Usain Bolt returns to the site of his first global triumph this week for a world championships showdown with a convicted dope cheat that has ramifications for athletics beyond just establishing who is the fastest man in the world.
The Jamaican’s battle over 100m and 200m with Justin Gatlin will be the highlight of the Aug. 22-30 championships at the Bird’s Nest stadium, and victory for the in-form American would serve as an unwelcome reminder of the scourge of doping.
The governing International Association of Athletics Federations (IAAF) has endured three weeks of embarrassing leaks and accusations that it has neglected its duty to root out drug cheats.
On Sunday, the IAAF denied media reports it had suppressed a 2011 survey that revealed up to a third of the world’s top competitors admitted using banned performance-enhancing techniques.
Britain’s Sebastian Coe, elected to run international athletics on Wednesday, has promised to set up an independent anti-doping body for the sport, a theme he campaigned on.
With less than a year to go until the Rio de Janeiro Olympics, Bolt needs to dispel concerns over his form and fitness in a city where he won three gold medals in world record times, the defining performance of the 2008 Games.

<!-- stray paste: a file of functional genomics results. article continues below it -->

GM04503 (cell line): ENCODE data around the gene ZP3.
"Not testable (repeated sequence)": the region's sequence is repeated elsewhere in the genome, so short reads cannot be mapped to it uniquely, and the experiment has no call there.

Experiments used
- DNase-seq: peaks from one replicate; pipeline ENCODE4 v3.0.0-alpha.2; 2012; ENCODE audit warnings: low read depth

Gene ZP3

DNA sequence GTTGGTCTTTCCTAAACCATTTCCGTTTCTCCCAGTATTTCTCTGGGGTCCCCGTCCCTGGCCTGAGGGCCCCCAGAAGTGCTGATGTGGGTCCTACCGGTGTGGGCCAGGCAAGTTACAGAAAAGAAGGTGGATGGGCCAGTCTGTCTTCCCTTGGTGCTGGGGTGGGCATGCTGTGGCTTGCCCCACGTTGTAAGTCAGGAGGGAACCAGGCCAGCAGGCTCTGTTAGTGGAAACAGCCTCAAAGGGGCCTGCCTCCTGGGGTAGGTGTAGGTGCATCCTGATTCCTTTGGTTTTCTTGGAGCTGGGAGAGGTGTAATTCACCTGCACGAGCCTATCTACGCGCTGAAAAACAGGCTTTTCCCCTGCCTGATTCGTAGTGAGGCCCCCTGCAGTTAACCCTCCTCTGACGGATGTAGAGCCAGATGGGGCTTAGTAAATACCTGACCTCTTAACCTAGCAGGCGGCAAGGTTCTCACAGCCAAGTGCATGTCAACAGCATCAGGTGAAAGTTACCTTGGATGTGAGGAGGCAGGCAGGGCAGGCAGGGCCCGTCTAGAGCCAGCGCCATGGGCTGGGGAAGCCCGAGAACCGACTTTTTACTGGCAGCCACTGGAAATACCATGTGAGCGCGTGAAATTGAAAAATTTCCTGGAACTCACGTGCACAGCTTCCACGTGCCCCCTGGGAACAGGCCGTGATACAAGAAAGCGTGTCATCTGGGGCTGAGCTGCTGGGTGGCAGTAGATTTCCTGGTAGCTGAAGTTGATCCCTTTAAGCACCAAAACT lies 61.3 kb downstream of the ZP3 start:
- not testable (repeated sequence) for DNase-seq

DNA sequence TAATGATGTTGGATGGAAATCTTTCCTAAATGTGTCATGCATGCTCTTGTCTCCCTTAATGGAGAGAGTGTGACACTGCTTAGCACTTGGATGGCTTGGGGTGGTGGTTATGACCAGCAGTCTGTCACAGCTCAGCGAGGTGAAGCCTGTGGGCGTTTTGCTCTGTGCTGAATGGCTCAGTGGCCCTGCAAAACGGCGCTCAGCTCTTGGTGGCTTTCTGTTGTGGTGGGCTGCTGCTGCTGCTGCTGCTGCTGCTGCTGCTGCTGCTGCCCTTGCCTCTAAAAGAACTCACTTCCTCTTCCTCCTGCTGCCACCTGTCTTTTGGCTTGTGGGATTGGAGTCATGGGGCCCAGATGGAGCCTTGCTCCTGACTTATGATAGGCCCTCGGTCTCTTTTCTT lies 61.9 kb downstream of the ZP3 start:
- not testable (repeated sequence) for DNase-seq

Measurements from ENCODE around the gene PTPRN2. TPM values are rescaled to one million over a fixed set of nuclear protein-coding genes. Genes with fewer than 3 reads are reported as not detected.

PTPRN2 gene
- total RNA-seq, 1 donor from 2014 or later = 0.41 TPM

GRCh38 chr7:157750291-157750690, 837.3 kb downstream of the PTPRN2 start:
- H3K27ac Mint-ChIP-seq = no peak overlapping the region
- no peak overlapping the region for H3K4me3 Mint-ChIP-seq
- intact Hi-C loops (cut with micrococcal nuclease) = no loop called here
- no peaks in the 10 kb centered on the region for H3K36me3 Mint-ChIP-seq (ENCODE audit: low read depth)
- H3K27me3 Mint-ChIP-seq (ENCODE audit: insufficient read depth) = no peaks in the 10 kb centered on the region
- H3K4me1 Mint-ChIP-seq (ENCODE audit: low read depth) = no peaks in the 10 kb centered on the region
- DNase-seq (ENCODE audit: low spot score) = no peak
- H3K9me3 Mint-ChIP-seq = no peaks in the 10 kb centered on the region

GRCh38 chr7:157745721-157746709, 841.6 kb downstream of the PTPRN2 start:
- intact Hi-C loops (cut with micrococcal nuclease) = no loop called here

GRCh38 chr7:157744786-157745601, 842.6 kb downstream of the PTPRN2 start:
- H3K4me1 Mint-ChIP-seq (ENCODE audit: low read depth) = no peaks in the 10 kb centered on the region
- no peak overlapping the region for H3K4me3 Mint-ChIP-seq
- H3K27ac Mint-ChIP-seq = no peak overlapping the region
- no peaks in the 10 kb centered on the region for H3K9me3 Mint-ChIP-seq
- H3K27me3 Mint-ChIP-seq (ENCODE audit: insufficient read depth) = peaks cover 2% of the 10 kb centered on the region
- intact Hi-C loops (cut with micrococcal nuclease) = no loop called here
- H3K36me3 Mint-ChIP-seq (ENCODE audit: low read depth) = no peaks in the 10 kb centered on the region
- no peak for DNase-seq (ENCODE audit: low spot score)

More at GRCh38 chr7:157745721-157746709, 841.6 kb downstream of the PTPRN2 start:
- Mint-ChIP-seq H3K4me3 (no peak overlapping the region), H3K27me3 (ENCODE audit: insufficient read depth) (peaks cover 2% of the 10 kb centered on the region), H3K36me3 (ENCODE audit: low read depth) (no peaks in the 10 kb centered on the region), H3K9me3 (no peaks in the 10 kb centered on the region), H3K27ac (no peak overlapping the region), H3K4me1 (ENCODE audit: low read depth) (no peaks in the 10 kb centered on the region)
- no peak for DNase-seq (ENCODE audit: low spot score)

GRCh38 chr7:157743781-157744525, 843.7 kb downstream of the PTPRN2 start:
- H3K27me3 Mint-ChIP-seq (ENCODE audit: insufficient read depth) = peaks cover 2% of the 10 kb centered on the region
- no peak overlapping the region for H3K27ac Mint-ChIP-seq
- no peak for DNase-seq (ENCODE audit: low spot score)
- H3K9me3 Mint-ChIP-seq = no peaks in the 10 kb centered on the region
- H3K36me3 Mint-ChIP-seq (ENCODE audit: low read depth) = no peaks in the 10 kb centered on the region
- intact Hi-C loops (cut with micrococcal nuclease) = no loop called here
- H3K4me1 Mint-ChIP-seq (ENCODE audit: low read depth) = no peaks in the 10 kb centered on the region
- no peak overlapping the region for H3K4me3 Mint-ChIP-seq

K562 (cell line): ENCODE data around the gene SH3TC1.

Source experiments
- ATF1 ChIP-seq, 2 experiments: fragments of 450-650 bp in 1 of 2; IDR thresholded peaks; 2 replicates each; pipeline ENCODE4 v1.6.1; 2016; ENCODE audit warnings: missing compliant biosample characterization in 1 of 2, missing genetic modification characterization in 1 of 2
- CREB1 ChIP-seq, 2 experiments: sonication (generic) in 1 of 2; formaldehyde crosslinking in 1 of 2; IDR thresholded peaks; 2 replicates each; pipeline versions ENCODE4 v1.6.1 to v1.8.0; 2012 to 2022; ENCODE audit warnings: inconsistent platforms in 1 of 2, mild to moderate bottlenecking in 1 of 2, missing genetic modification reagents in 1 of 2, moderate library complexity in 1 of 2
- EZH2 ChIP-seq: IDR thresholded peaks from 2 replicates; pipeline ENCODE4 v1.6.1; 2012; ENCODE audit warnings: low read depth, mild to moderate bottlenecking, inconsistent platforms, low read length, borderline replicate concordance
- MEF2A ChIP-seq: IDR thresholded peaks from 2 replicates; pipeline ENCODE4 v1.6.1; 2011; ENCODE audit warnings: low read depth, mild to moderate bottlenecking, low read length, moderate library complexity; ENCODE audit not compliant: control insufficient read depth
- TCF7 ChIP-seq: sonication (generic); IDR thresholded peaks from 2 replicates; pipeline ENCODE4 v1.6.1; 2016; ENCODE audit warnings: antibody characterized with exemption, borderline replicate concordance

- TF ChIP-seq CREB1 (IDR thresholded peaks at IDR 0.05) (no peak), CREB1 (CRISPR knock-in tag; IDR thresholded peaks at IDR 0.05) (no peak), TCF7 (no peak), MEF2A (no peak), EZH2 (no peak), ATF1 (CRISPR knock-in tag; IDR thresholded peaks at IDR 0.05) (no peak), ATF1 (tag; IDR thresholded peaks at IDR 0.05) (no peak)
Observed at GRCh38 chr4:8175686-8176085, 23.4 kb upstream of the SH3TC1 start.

Chief among the threats to Bolt’s dominance is Gatlin, the 2004 Olympic and 2005 world 100m champion who has lost five years of his career to drugs bans.
Undefeated over 100m and 200m since 2013 and boasting the best times of the year (9.74 and 19.57), the 33-year-old Gatlin has comfortably beaten all-comers this year but has yet to face Bolt.
Bolt, who will be 29 on Friday, ran 9.87 in the 100m in London last month and has a track record of saving his best performances for the biggest events.
Another athlete who has produced his best in the big races at the last two global championships is Olympic and world 5,000m and 10,000m champion Mo Farah.
The Briton’s preparation for the defence of his titles in Beijing has been disrupted by a storm surrounding doping claims against his coach Alberto Salazar.
Farah has not been accused of wrongdoing but the furore caused him to pull out of a race in Birmingham saying he was “emotionally and physically drained”.